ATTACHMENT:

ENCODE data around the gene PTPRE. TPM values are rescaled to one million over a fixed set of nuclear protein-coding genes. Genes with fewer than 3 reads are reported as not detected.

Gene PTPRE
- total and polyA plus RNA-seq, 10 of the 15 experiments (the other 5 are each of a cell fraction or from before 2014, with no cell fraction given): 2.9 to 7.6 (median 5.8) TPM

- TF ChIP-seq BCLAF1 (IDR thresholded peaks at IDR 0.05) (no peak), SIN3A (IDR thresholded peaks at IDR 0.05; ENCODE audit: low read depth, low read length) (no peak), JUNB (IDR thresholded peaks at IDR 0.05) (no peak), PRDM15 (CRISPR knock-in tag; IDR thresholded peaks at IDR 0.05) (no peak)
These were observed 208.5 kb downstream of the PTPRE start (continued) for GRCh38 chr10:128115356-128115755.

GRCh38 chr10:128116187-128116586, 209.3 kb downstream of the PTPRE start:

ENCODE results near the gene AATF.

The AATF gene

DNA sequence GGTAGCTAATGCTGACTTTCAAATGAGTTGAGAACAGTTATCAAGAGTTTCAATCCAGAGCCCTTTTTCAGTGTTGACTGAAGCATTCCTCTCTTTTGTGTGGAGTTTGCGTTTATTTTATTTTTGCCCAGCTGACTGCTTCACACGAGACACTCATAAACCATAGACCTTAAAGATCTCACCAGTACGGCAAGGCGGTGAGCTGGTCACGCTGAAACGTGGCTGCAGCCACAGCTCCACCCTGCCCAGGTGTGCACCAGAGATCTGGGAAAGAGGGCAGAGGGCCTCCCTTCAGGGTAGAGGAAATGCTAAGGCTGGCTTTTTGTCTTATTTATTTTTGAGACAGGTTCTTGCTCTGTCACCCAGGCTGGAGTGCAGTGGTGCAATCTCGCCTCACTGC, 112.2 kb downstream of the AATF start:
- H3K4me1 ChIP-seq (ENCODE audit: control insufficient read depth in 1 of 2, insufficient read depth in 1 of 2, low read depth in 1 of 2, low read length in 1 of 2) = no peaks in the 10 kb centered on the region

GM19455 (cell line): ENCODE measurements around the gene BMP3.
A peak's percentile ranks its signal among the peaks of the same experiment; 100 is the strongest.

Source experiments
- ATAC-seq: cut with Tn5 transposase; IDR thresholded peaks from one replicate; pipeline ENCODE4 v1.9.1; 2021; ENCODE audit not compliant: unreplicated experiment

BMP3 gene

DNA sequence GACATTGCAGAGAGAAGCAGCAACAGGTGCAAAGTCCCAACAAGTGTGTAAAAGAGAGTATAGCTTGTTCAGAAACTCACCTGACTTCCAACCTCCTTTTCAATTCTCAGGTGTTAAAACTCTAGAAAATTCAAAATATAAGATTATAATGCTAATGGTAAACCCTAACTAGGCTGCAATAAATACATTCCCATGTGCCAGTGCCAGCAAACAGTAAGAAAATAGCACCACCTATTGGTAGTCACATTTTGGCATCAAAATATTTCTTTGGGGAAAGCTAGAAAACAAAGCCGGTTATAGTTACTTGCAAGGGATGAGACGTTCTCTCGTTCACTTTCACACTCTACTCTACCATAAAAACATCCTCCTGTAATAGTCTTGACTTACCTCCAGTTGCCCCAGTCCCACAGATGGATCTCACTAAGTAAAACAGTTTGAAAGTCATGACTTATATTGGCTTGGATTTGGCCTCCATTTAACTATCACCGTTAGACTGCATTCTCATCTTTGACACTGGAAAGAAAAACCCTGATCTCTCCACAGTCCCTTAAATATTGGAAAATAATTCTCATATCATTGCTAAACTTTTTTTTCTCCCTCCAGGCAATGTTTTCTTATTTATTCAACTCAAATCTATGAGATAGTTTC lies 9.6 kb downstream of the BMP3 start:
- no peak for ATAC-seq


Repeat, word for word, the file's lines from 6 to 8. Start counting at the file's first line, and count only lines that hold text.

GRCh38 chr10:128116187-128116586, 209.3 kb downstream of the PTPRE start:

ENCODE results near the gene AATF.

The AATF gene